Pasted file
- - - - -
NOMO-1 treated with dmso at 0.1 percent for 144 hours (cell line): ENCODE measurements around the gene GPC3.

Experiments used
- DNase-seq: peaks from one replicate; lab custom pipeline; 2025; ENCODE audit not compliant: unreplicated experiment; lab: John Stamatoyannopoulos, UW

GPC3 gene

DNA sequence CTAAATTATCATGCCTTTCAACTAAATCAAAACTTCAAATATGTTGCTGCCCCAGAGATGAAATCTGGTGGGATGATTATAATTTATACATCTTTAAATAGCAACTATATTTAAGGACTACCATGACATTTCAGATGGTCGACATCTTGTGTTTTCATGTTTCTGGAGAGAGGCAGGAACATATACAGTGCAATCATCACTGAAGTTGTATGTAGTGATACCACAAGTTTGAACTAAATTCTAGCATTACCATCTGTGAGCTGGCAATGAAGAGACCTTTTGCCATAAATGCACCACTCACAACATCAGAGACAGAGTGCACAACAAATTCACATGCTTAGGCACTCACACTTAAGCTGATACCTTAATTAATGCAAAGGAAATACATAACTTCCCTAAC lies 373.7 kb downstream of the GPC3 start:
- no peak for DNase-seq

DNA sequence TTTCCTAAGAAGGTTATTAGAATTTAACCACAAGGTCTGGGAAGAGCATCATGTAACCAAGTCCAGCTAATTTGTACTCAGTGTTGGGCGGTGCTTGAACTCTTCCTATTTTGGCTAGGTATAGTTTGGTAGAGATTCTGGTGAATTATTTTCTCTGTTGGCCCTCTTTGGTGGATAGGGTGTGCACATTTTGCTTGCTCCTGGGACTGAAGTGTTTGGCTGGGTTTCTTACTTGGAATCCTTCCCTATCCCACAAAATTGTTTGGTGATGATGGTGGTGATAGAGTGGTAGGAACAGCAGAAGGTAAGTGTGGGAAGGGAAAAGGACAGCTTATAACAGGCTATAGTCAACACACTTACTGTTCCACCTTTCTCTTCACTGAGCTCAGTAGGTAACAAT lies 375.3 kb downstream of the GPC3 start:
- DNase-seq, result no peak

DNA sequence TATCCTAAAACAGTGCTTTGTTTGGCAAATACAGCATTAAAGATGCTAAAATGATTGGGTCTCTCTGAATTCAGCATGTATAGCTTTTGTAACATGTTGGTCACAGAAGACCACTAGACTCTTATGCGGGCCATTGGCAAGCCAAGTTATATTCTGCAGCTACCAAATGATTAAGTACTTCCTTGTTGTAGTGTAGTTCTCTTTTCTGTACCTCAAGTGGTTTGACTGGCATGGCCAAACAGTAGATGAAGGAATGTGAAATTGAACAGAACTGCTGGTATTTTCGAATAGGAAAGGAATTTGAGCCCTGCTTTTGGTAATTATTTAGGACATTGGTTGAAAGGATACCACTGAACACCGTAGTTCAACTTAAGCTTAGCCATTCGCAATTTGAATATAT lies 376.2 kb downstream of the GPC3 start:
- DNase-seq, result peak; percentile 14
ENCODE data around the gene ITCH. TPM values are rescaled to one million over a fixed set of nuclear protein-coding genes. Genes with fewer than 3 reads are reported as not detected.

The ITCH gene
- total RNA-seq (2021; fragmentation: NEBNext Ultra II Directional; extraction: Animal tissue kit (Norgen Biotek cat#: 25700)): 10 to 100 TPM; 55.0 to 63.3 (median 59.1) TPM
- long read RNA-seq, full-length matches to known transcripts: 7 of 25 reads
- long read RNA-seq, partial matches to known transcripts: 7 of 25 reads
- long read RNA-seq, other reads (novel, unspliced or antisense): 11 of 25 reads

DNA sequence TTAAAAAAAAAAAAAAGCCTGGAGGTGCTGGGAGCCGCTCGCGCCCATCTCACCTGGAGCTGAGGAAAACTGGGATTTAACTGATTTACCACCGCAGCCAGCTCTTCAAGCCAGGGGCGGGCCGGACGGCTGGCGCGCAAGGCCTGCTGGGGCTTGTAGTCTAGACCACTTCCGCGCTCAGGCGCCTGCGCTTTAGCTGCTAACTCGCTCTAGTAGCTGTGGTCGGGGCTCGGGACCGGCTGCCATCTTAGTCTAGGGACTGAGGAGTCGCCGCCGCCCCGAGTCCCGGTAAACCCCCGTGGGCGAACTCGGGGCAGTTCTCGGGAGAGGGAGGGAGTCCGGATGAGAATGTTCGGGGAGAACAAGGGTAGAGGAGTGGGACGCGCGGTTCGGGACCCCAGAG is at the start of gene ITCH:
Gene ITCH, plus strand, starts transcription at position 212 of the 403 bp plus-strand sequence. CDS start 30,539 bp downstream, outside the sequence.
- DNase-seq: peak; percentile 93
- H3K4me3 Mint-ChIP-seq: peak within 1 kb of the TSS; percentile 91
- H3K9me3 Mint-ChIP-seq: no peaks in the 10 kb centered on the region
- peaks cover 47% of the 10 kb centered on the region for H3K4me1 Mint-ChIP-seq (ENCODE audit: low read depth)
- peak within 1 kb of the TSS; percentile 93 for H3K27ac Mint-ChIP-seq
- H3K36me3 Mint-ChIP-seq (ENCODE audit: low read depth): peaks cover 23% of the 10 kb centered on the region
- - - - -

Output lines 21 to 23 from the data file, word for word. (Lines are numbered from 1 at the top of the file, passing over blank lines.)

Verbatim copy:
- H3K9me3 Mint-ChIP-seq: no peaks in the 10 kb centered on the region
- peaks cover 47% of the 10 kb centered on the region for H3K4me1 Mint-ChIP-seq (ENCODE audit: low read depth)
- peak within 1 kb of the TSS; percentile 93 for H3K27ac Mint-ChIP-seq